3. PwC communicated with its employees.
    According to the New York Times, PwC’s U.S. chairman, who was in the live audience, immediately got involved. On Monday, he reportedly emailed employees an update. Keeping employees informed during a crisis is critical. They’re your frontline ambassadors.
  4. PwC is being proactive.
    The company’s snafu is still in the news three days later. They’ve given media interviews to share their side of the story. A video message from the chairman, a senior leader or the employees would convey transparency and solidify the firm’s messages. According to news reports, the firm’s top leader is “working with the Academy to repair the relationship."

Reportedly, the two PwC partners involved will not be back next year, but let’s hope Hollywood gives PwC another chance to shine and regain its trust.

After all, Hollywood loves a good come-back story.

Jonathan Rhudy and his wife and business partner Michele presented 17 Oscars of their own at the recent Rhudy & Co. holiday party.

Each co-worker received a unique, Oscar-inspired accolade for their unique contributions – from “most willing to bring order to chaos” to “most likely to dazzle (and hug) a client.”

Each co-worker received a unique, Oscar-inspired accolade for their unique contributions – from “most willing to bring order to chaos” to “most likely to dazzle (and hug) a client.”

Does Your Mother Really Love You?

If your mother says she loves you, check it out,” has long been the admonition for journalism students. Unfortunately, as news consumers, we haven’t always done a good job of checking out our sources.

There’s a proliferation of fake news on the internet these days. If a friend posts it on Facebook, it must be true. Sometimes legitimate journalists are picking up stories and running with them before they check them out. Consider the Rolling Stone rape story or the countless Hillary Clinton conspiracy stories. Did Pope Francis really endorse Donald Trump?

“This was supposed to be the information age. Instead, we find ourselves in a swamp of disinformation, rumor, innuendo and fake news,” noted Jeffrey Herbst, president and CEO of Washington’s Newseum, in a recent op-ed in The Wall Street Journal.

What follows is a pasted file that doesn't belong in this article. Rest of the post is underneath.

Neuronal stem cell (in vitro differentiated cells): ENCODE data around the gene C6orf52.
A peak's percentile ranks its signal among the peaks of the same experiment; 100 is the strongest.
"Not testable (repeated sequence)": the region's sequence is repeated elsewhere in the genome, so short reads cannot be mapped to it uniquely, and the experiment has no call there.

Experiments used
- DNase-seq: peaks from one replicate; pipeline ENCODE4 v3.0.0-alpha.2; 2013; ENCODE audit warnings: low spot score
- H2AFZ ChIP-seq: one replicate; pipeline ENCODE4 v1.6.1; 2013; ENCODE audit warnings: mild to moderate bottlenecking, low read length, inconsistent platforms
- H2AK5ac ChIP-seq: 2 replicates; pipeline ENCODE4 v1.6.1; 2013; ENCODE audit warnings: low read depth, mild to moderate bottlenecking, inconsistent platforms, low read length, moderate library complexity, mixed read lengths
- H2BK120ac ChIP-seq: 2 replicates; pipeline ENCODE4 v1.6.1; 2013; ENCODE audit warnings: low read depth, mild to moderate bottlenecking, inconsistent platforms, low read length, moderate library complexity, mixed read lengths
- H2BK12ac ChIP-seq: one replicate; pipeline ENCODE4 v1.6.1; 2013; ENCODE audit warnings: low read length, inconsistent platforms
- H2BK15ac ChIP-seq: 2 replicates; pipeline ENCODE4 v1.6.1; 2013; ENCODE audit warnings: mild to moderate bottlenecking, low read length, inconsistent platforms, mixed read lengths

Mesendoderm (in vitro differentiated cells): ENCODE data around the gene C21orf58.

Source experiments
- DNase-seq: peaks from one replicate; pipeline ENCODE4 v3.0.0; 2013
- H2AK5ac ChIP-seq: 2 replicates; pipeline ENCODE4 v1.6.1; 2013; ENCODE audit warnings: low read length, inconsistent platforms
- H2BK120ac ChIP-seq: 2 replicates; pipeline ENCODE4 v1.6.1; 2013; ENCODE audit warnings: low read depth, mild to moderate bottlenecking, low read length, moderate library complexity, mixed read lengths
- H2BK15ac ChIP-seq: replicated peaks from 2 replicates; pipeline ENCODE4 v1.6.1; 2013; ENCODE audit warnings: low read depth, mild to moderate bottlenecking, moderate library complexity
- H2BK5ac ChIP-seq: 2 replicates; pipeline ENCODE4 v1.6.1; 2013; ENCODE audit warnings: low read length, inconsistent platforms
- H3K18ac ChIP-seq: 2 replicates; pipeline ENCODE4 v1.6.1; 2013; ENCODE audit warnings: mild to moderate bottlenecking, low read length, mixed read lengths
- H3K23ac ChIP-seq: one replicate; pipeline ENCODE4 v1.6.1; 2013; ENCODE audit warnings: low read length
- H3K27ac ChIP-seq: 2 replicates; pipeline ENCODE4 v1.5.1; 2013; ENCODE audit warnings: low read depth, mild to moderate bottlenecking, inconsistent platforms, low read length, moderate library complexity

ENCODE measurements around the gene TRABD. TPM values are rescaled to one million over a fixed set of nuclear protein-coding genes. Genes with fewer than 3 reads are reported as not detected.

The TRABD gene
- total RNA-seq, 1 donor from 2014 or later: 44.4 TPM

Read More

5 Things to Know about Consumer Behavior … And 1 Helpful Secret

When we think of social media today, most of us go straight to Facebook and Twitter. We might also jump on Instagram or Snapchat if we’re targeting Millennials, and LinkedIn if we’re thinking about reaching a professional audience.

But how do you connect with older men who are not on Facebook and are interested in cars and tires? Think message boards.

This was one of the takeaways from a Virginia Professional Communicators talk, “Online Consumer Behaviors and Emerging Technologies,” given by Feedback Executive Vice President Dean Browell, Ph.D. This company, with offices in Richmond, New York City, London and Paris, specializes in customer behavior, message testing and research. 

Here are five things to know about consumer behavior: 

  1. To find your target audience, look to any “social network” that offers User Generated Content such as Message Boards and review sites (Yelp, GlassDoor), especially if you are looking for a narrow and specific target audience, such as North Carolina watermen or Virginia insurance adjusters. Hashtags are also a quick way to find people with specific interests. In some ways, hashtags are mini message boards.
  2. Mine message boards in any area of interest from mountain biking to childhood cancer through Board Reader and review sites for influencers — those who post and engage the most.
  3. Just because you know where to find your target audience on social media, doesn’t mean they want you marketing and advertising there. However, monitoring the conversation offers clues as to when those audiences are active and what’s on their minds.
  4. Understand the “sales cycle,” and that consumers rarely find out about your product or service and go straight to the purchase/transaction stage. The process begins with activation or awareness, research and shopping before the transaction takes place.

    A positive experience may turn a consumer into a passionate advocate who shares on social media, as well as via word of mouth, adding endorsements for your next potential customer.
  5. Be cautious about relying on influencer dashboards such as Klout, which often have sophisticated algorithms, but lack the human element to discern differences among key words. Is Klout really an indicator of the quality of the engagement?
In some ways, hashtags are mini message boards.

Finally, Browell suggested that, at least once a year, you should pretend to be your target audience and think about what networks you would use and go to those channels. You just might be surprised by what you learn.

Helpful Secret

Along that same idea, local Richmond connector Peter Kaufman with HoopleWorks suggests calling your own office using an unknown phone when you are out and see what kind of reception you get. You might be surprised at what you hear!

Sande Snead has been a consultant with Rhudy & Co. since 2012. She is active on Facebook and Twitter and is working on her Klout score.